The world's first teletext service has had a fine run, comfortably outliving its technological peers like Betamax, the Walkman and the ghettoblaster.
But anyone born in the 90s may not understand the significance of a service that was both revolutionary and ubiquitous.
For Ceefax preceded the 24-hour rolling news and sports channels of today by two decades, and was used by over 20 million people in the 1990s when the internet was still being developed by US boffins.
In the 80s and 90s, Ceefax was THE source of breaking news - for most sports fans of a generation, this was how we watched football.
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Men now sit glued to the constant regurgitation of Sky Sports News in their local Wetherspoons or living rooms, but this was once the preserve of Ceefax.
As a sport-mad child, the first port of call on return from school was the routine of 301 (Sports Headlines), 302 (Football Headlines), 303-312 (Football News) and 340 (Cricket Headlines).
This routine was upped to hourly during the school holidays and Teletext was a dramatic source of tension.
Kids listen up, adults you know this. Each teletext page could include multiple pages (signified by a 1/4 for four pages in the top right-hand corner) so when the 312 football news in brief page increased from 1/5 to 1/6 this was a moment of great suspense.
But the disappointment when you sat through the automatic 25 second carousel (no cheats like a fast forward were available back then) to reach page six and find out 'Maurice Malpas had returned to training' was palpable.
Few Ceefax moments were tenser than when BBC broke to the news with Graham Gooch in the 290s against India in 1990. His landmark 300 came up via page 341. We all knew what was coming by the time Richie Benaud had been restored to our screens.
Gary Lineker once said he would rather watch Wimbledon on Ceefax. But the truth was this was how most people watched Wimbledon at least in real-time. The in-running football vidiprinter on Ceefax while you watched Eddie Waring commentate on Bradford Northern v Castleford in the Rugby League was a regular Saturday afternoon.
So it was with great enthusiasm that my break in the media industry came working for William Hill Sports Information Department who at the time tendered for teletext contracts.
I became very much the Dele Adebola teletext, a journeyman who had spells on the teletext services of BBC Racing, BBC World Service, Sky Sports, CNN and Eurosport as contracts came and went in the space of two years.
The success of all teletext services was its' immediacy.
The teletext equivalent of the Sky Sports News yellow bar or the subject trending on Twitter was the in-vision breaking news on Ceefax, the very method I discovered about the Lockerbie disaster before BBC1 interrupted their scheduled programming.
The use of a bigger font was equally a watchword that something major had happened - the death of Jock Stein bringing an unprecedented font size=4 to page 301.
When I began working on these contracts, you began to realise you were working with a powerful tool.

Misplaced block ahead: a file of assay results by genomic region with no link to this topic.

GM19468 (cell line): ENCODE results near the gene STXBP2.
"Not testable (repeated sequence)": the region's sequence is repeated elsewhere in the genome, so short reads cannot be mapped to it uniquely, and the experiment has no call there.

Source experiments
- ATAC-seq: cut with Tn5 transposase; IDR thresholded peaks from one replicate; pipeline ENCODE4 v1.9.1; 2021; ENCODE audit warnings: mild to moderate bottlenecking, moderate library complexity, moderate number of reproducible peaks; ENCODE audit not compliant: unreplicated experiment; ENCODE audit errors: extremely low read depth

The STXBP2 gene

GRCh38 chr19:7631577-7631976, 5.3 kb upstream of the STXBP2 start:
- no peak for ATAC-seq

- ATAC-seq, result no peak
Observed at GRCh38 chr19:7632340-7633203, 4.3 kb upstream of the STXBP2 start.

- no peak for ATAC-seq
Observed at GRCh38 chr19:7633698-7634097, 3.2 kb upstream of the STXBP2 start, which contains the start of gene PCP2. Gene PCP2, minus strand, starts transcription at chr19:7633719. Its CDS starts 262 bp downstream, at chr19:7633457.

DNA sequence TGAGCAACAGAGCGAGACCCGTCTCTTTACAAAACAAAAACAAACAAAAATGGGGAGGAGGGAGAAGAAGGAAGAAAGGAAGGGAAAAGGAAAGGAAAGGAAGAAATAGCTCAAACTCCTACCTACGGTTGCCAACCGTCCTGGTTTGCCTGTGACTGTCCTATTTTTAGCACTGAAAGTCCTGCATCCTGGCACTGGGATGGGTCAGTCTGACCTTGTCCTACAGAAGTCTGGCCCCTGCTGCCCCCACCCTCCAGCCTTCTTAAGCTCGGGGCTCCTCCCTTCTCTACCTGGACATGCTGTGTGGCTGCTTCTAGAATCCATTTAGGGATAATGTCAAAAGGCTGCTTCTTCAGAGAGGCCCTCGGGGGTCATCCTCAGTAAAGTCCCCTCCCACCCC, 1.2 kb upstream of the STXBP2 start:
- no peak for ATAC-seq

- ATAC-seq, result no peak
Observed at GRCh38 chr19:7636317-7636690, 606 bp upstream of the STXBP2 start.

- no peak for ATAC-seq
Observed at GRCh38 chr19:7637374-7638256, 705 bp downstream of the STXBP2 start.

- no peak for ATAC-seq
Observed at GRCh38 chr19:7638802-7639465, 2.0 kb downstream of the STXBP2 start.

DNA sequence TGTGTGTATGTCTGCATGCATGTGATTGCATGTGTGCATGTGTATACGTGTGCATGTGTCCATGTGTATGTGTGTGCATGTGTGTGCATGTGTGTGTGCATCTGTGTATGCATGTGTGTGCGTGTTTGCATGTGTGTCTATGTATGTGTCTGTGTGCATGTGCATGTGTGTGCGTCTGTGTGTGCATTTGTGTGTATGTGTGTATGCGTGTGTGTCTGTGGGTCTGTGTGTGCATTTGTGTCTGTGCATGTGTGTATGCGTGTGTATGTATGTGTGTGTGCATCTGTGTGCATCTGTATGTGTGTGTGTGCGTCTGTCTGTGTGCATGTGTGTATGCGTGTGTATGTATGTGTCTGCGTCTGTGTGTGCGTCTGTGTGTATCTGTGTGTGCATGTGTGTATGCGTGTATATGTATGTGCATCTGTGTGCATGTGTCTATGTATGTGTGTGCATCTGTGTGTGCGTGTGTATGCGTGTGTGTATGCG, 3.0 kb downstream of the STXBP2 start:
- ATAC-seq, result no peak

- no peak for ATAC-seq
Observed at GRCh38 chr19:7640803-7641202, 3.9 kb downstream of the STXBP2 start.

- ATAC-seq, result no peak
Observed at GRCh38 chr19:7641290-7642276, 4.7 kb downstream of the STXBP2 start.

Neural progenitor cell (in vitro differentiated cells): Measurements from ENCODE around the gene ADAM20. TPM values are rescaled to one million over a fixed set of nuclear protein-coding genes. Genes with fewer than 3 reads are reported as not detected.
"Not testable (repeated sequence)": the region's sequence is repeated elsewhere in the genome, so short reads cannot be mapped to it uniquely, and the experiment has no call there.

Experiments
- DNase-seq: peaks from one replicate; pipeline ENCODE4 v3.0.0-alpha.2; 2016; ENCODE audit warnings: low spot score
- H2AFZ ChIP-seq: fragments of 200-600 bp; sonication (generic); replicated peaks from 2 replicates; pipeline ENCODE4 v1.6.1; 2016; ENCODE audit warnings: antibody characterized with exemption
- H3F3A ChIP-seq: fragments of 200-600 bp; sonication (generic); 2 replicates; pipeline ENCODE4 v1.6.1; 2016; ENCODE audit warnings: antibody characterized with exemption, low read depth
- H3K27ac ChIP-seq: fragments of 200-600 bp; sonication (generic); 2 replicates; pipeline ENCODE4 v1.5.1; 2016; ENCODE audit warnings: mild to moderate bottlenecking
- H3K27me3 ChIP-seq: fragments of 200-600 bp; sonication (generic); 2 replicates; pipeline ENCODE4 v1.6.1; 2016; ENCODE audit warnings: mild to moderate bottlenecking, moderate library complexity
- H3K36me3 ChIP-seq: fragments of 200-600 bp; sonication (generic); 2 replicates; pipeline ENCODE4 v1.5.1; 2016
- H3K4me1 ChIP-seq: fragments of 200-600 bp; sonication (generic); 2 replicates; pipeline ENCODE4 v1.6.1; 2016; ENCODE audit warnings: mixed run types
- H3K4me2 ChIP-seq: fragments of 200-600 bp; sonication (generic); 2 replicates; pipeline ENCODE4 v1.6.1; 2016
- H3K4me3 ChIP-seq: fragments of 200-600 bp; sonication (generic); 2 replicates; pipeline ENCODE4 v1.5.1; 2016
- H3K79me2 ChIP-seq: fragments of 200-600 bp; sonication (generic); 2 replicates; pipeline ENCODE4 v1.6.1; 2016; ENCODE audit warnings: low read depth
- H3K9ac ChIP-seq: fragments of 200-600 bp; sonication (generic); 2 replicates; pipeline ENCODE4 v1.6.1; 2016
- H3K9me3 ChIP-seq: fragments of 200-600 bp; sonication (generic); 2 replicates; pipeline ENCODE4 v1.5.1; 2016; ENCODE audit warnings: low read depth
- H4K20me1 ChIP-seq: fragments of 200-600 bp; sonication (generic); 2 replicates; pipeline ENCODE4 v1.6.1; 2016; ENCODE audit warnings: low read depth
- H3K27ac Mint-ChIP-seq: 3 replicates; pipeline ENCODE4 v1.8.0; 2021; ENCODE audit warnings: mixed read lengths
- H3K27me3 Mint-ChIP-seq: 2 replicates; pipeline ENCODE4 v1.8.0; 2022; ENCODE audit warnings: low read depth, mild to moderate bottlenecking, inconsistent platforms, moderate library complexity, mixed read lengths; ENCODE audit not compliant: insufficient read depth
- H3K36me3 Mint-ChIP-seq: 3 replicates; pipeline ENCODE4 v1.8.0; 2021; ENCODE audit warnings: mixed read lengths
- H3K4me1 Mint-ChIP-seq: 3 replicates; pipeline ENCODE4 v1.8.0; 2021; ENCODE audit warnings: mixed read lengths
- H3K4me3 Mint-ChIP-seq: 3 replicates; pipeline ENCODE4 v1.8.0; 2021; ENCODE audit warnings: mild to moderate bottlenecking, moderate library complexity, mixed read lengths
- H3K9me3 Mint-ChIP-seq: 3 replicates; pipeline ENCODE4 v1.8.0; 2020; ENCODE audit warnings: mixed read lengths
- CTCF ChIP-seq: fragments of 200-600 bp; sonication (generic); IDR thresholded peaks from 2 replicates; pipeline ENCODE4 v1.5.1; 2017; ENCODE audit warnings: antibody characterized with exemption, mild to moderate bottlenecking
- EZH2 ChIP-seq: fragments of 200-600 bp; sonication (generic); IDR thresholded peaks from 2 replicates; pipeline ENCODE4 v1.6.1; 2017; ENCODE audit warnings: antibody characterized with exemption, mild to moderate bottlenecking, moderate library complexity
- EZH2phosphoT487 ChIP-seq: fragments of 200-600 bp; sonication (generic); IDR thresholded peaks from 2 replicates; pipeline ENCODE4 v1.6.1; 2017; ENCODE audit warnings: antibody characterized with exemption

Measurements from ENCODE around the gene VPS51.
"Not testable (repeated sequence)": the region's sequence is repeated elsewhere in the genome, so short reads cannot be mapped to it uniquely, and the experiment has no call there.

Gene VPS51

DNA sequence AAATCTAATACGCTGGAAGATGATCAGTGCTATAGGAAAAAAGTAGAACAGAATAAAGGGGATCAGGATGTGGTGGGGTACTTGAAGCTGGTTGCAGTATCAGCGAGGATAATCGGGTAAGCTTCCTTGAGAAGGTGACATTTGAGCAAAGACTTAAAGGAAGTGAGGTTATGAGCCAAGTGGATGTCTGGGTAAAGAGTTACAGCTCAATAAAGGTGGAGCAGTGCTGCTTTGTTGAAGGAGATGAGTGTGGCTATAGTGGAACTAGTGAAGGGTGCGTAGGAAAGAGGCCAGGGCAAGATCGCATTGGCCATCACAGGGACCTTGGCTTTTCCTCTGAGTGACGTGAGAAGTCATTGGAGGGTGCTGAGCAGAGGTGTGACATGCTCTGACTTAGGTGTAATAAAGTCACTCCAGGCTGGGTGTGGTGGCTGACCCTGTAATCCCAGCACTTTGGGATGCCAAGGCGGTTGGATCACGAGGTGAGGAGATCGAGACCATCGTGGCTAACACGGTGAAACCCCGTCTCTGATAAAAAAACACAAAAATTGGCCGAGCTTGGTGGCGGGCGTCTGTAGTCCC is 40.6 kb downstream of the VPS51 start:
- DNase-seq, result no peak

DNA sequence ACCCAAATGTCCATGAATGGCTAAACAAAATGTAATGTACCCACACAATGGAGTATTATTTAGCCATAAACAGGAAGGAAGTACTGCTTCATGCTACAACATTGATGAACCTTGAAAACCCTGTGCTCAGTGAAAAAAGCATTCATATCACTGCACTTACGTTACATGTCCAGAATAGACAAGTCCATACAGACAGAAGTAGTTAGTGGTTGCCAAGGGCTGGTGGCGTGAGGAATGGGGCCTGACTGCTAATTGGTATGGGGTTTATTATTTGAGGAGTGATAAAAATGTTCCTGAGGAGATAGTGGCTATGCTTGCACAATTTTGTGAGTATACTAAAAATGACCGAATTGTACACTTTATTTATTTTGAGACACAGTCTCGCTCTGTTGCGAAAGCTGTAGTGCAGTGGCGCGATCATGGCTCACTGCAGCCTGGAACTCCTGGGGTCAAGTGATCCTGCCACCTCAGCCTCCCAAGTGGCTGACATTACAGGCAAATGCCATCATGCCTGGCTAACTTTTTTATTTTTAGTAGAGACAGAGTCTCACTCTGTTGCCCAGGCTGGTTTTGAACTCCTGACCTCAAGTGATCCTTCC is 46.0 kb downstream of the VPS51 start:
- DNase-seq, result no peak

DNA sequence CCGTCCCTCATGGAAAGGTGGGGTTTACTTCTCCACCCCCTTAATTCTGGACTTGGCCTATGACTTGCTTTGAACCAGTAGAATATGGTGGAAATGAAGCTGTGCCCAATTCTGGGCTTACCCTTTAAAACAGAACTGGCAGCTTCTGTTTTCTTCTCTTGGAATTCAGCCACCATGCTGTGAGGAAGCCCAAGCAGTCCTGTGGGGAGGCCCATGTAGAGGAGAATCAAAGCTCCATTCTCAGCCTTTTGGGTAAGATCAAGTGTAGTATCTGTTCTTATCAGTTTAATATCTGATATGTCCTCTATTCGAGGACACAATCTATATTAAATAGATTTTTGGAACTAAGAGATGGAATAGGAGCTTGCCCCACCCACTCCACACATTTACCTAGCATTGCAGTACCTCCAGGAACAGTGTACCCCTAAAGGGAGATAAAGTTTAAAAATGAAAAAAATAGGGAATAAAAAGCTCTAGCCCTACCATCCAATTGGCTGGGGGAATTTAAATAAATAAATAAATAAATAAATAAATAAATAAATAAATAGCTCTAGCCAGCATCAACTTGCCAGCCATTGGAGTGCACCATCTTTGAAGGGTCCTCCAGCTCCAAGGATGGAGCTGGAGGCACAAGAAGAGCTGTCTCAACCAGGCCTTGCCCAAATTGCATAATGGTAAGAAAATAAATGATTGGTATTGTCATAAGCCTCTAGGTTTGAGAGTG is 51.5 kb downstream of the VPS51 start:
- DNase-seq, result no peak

With a user base that dwarfed the circulation of any national newspaper and restricted access to the agency wires that are replicated in real-time today on TV and internet, we had a duty and a privilege.
I was one of the first people in the UK to publish news of the death of Fabio Casartelli at the 1995 Tour de France. And of course with power comes pressure.
It was not uncommon to prepare two indexes so you could beat your rivals to the punch at the end of a football match. Of course if you publish the index with the wrong result in, you are in big trouble as a senior editor at ITV Teletext found....an incident followed by a prompt demotion down the food chain.
This was a service that developed in the UK whilst Leonid Brezhnev was running the USSR. We also controlled the flow of information not due to ideology but due to space.
A teletext page was limited to 11 lines with a maximum of 38 characters per line (always 3 paragraphs of 3 or 4 lines, 5 line paragraphs were frowned upon).
A report had to be just one page. Many a Tour de France report during the 90s began with the sentence 'Djamolidine Abdoujaparov of Uzbekistan' which was exactly 38 characters and filed the entire line.
When Manchester United won 6-2 at Highbury in the League Cup, you were lucky if you got any more information in than the goalscorers.
Teletext editors became masters of the synonym, for index headlines had to fill out a line with no more than one character of space. Win, loss, glory, beaten, triumph - the sliding scale of terms between 3 and 7 characters that we could rattle off without thought to fill the gap.
But of course now teletext is an anachronism.
The internet offers the breadth and depth that teletext could never provide.
3G, soon to be 4, warp-speed broadband, smartphones and tablets offer portability of access.
Now we are approaching a time of Connected TV - the current trend of integration of the Internet and Web 2.0 features into modern television sets and set-top boxes.
But Ceefax had this in the most rudimentary form 25 years ago, it was simply called the 'Mix' button on your remote control.
Teletext has no place in the modern media landscape. Nostalgics can only hope that Dave starts showing repeats of the best of Ceefax.
Lee Walker is Managing Editor of the Eurosport-Yahoo! website, he started his career working for various teletext services